But what about the other 75%?

We Are All Criminals is a documentary project that looks at the three in four people in the US who have the luxury of living without an official reminder of a past mistake.  Participants tell stories of crimes they got away with.  They are doctors and lawyers, social workers and students, retailers and retirees who consider how very different their lives could have been had they been caught; these confessions are juxtaposed with stories of people who were caught for similar offenses.

The stories are of youth, boredom, intoxication, and porta potties. They are humorous, humiliating, and humbling in turn. They are privately held memories without public stigma; they are criminal histories without criminal records.

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NY Times spotlights the growing popularity of “ban-the-box” laws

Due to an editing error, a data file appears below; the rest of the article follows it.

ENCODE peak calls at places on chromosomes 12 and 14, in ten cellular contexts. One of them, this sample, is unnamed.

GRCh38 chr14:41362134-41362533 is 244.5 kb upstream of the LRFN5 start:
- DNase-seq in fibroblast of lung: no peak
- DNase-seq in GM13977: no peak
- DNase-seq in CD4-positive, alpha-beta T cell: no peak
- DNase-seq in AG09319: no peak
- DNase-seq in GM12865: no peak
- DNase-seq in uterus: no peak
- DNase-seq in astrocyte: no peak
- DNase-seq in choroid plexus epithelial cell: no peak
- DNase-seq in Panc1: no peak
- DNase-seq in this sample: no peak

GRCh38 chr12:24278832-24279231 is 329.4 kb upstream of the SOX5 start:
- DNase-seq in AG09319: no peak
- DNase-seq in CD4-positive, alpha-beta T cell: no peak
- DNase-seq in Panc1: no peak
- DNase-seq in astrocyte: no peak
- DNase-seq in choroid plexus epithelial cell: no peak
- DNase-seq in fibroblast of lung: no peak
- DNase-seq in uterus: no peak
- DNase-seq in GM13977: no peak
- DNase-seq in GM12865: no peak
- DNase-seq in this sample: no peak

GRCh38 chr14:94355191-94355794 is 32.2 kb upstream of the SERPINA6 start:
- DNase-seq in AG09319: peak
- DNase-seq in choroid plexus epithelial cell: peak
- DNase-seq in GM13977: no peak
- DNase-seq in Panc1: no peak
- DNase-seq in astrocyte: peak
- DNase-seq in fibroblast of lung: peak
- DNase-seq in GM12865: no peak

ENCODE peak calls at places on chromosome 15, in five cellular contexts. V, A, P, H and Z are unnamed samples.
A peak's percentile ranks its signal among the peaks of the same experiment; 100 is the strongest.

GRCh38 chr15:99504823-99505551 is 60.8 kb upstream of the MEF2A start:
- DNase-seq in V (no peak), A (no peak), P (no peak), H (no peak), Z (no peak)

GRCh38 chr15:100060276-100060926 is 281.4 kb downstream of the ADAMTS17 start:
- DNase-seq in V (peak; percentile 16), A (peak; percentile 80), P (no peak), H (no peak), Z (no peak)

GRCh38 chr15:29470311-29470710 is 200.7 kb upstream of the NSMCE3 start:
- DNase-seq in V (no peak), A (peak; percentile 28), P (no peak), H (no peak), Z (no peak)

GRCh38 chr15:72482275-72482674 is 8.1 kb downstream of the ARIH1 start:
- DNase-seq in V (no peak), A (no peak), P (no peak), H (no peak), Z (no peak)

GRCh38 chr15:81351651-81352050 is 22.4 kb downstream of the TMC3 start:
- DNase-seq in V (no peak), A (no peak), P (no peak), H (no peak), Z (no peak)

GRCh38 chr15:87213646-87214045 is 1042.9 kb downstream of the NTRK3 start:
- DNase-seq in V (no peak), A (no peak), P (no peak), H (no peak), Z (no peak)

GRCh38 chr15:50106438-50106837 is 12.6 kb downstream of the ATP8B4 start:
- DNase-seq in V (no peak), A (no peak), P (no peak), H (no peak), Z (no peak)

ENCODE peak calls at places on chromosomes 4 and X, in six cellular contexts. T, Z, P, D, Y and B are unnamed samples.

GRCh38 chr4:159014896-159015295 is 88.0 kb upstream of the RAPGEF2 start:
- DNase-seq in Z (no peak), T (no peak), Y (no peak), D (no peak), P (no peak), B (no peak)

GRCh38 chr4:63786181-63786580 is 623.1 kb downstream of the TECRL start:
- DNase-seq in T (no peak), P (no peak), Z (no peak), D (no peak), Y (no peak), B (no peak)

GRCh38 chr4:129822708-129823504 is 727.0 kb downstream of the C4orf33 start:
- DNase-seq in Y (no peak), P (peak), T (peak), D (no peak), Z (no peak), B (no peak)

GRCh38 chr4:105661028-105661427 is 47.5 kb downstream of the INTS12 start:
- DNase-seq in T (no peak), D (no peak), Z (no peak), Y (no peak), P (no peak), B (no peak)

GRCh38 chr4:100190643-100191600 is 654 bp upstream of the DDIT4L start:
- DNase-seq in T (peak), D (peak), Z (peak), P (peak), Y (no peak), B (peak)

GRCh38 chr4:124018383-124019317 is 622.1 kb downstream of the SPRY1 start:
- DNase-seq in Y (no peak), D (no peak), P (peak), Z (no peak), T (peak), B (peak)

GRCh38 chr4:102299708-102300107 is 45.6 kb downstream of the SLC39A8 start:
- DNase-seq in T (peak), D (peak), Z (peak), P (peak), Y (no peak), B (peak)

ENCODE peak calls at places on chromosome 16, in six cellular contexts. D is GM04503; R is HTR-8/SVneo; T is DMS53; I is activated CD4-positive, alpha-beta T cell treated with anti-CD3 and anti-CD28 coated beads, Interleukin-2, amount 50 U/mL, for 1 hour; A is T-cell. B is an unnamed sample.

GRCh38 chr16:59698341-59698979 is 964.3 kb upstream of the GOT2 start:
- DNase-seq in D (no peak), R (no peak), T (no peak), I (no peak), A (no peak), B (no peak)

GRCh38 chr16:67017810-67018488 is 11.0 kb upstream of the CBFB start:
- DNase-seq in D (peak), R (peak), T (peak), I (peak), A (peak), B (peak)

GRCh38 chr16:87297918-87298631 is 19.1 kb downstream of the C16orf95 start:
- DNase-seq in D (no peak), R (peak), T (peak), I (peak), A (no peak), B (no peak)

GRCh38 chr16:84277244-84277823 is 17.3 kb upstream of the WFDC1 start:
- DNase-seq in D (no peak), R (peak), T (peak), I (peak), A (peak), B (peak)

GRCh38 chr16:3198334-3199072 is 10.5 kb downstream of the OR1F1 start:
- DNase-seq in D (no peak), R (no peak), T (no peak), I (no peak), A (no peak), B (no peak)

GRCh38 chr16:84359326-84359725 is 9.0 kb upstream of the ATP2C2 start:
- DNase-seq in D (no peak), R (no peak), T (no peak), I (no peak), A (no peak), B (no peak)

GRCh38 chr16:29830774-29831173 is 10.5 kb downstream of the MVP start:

An article on the front page of today’s New York Times describes the growing popularity of “ban-the-box” laws to help people with a criminal record get jobs.  The article also discusses the massive hurdles to employment that many with a criminal conviction in their past — some of which are for minor offenses that are a decade or more old — face without such laws in place to ensure fair hiring practices.

The National Employment Law Project (“NELP”) keeps track of the growing number of states and cities that have adopted ban-the-box laws, including summaries of the laws and policies in those jurisdictions.  NELP’s current guide to state and local ban-the-box laws (including coverage of legislative initiatives) can be found here.

From the article:

During the past several months, states and cities as varied as Illinois; Nebraska; New Jersey; Indianapolis; Louisville, Ky.; and New Orleans and have adopted so-called Ban the Box laws. In total, some 70 cities and 13 states have passed such laws — most in the past four years.